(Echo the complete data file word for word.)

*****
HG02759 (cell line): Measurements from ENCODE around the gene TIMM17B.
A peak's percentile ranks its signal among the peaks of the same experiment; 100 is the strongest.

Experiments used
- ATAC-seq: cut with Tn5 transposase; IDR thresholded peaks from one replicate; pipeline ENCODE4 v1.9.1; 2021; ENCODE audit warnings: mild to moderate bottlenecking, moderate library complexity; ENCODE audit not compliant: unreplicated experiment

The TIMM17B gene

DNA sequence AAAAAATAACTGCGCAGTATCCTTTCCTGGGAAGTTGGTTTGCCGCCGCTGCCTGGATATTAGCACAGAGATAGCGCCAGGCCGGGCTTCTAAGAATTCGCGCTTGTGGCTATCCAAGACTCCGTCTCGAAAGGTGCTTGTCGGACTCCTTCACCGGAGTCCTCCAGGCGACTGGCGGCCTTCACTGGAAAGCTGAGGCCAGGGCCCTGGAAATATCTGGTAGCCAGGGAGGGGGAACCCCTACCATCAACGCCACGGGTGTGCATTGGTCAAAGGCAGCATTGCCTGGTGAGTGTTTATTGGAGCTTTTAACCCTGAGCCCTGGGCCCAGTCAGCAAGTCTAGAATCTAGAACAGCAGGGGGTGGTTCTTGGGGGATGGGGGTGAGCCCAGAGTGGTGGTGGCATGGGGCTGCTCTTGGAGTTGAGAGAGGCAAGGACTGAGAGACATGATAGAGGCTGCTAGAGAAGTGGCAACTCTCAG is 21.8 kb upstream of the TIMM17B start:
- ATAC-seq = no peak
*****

HG02759 (cell line): Measurements from ENCODE around the gene TIMM17B.
A peak's percentile ranks its signal among the peaks of the same experiment; 100 is the strongest.

Experiments used
- ATAC-seq: cut with Tn5 transposase; IDR thresholded peaks from one replicate; pipeline ENCODE4 v1.9.1; 2021; ENCODE audit warnings: mild to moderate bottlenecking, moderate library complexity; ENCODE audit not compliant: unreplicated experiment

The TIMM17B gene

DNA sequence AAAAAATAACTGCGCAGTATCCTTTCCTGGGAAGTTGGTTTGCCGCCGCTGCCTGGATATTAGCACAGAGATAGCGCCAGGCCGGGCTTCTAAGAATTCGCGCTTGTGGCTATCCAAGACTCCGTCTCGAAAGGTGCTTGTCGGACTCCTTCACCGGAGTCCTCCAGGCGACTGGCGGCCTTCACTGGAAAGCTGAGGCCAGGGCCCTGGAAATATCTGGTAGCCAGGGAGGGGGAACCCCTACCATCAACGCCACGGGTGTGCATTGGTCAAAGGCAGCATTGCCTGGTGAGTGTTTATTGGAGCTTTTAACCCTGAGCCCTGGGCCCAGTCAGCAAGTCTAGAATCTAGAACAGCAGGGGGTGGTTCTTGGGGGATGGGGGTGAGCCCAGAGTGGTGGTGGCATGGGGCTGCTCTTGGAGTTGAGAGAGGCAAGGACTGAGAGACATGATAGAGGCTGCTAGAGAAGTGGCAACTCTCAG is 21.8 kb upstream of the TIMM17B start:
- ATAC-seq = no peak